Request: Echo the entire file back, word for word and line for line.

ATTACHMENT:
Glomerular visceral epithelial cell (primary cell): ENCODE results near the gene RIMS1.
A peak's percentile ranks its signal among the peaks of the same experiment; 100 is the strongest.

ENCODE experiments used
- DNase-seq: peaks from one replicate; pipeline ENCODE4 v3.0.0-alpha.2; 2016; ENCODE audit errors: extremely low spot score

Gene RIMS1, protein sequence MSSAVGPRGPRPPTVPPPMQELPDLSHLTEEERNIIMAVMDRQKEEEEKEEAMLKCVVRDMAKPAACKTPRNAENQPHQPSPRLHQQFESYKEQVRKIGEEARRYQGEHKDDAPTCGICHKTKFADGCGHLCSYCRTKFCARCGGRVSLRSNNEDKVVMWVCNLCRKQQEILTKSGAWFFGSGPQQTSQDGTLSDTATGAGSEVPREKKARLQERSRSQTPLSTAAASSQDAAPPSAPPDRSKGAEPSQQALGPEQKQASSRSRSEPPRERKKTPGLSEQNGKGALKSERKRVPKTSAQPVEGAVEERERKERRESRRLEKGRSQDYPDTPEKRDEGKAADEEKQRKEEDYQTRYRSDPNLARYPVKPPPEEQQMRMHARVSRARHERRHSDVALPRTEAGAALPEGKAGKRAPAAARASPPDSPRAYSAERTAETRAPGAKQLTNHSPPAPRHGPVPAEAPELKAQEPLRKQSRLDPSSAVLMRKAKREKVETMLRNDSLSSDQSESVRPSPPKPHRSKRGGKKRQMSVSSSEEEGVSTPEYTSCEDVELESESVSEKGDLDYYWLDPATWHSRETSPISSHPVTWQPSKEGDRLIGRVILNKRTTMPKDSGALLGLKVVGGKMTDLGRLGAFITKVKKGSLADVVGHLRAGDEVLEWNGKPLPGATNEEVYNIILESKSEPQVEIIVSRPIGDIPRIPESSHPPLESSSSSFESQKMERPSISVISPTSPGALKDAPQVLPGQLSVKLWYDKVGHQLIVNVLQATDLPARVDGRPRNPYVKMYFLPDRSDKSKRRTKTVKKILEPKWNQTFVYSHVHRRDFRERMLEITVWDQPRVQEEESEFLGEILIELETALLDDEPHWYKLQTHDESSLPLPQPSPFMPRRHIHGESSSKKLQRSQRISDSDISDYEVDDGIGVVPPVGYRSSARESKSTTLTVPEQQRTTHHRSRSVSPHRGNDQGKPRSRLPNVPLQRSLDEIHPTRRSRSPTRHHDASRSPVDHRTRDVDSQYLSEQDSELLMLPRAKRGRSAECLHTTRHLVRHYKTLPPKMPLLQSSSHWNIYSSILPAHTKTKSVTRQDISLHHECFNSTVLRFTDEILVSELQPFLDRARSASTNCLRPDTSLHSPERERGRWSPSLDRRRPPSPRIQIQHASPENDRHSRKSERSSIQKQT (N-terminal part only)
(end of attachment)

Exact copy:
Glomerular visceral epithelial cell (primary cell): ENCODE results near the gene RIMS1.
A peak's percentile ranks its signal among the peaks of the same experiment; 100 is the strongest.

ENCODE experiments used
- DNase-seq: peaks from one replicate; pipeline ENCODE4 v3.0.0-alpha.2; 2016; ENCODE audit errors: extremely low spot score

Gene RIMS1, protein sequence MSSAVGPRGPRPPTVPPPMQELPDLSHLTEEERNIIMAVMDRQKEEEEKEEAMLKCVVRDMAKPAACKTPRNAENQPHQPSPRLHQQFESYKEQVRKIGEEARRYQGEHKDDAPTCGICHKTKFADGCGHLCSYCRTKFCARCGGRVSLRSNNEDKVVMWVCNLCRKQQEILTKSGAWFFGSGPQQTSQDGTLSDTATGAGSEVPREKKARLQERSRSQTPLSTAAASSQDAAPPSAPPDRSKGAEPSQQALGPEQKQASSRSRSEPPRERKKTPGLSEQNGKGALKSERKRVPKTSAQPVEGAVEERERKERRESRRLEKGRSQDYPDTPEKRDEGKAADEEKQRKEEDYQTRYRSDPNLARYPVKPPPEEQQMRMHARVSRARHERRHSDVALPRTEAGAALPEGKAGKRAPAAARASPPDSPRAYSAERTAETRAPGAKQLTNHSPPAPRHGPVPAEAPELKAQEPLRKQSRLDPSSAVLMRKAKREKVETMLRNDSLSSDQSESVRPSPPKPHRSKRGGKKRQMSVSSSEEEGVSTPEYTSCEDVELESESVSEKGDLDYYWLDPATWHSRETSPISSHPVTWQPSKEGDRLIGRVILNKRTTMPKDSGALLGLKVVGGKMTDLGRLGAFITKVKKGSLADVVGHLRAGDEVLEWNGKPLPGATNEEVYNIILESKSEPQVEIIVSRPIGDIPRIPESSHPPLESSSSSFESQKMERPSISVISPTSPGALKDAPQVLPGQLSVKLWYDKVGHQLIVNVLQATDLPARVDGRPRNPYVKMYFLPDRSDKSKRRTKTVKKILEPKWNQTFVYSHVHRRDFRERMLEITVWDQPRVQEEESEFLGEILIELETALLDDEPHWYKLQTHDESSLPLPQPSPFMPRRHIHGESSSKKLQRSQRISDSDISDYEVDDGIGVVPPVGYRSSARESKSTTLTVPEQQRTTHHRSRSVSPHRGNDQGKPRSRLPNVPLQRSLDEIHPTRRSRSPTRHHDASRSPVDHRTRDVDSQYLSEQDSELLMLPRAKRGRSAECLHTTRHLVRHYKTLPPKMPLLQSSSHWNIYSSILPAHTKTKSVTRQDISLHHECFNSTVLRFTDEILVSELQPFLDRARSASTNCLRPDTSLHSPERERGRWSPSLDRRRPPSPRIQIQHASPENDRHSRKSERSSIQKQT (N-terminal part only)